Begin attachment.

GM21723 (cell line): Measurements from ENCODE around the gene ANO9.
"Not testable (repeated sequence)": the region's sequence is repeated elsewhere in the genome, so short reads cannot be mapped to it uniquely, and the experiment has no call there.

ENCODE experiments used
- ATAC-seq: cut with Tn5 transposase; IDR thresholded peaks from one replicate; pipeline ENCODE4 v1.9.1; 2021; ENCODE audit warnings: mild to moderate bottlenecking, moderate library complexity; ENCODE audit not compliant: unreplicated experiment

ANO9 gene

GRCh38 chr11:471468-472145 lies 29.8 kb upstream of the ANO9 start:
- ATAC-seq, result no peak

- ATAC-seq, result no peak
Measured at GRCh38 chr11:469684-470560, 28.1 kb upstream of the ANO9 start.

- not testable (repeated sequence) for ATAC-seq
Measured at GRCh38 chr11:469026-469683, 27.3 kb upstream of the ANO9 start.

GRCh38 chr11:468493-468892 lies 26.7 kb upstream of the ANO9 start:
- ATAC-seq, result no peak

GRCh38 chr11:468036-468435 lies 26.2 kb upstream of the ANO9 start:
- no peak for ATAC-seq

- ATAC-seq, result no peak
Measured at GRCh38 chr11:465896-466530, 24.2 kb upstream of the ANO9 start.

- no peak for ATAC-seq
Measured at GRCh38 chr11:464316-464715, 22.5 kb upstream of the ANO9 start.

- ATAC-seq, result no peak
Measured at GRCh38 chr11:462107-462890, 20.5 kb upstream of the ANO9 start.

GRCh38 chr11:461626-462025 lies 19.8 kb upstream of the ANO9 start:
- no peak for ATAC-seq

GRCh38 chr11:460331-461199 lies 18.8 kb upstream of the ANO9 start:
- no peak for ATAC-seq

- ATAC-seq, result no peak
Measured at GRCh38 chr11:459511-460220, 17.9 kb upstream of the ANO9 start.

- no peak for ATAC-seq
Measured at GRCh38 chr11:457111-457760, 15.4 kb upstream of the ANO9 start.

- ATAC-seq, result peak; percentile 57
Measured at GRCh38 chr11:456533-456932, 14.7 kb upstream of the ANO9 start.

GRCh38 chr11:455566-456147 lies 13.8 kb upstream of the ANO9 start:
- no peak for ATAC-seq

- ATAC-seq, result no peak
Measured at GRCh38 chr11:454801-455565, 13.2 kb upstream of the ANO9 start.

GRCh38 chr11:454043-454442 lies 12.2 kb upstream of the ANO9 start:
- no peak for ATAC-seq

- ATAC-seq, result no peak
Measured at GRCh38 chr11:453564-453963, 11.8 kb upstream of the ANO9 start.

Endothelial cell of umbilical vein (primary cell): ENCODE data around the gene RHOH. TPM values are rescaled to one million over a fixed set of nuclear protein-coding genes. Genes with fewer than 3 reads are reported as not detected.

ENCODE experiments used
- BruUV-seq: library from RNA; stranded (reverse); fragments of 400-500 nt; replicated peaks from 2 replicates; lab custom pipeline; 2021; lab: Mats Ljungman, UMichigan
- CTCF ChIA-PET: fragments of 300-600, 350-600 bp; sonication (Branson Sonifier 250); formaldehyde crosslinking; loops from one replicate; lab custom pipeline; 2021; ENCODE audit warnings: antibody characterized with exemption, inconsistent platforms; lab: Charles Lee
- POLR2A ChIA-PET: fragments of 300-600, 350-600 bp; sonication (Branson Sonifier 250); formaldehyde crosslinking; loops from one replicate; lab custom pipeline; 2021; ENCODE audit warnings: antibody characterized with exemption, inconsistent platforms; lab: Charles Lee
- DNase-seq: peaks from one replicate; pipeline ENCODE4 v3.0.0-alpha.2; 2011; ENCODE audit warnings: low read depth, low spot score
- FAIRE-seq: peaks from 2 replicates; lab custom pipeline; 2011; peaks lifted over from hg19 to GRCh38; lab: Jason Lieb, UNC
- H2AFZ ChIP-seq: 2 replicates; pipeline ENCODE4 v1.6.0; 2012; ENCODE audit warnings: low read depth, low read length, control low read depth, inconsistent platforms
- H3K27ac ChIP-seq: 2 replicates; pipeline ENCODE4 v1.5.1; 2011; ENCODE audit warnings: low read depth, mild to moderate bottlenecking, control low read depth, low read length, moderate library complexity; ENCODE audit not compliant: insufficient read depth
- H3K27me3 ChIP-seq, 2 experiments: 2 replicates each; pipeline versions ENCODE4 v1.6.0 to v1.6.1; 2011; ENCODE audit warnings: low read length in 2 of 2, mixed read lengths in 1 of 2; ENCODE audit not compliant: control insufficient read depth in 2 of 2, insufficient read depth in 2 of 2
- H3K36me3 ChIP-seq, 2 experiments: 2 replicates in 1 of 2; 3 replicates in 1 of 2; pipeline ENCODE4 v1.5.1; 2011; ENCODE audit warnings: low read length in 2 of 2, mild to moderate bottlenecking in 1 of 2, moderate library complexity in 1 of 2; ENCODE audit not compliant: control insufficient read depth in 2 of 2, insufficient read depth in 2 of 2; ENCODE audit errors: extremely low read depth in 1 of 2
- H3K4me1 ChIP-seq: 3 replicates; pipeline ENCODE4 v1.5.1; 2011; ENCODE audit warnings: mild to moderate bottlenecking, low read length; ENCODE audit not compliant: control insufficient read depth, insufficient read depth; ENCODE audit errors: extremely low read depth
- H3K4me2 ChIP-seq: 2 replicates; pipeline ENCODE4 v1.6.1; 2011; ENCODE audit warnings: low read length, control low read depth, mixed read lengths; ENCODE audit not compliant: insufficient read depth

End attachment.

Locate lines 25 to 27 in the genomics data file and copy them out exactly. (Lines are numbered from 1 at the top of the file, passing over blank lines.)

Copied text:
- no peak for ATAC-seq

- ATAC-seq, result no peak
Measured at GRCh38 chr11:459511-460220, 17.9 kb upstream of the ANO9 start.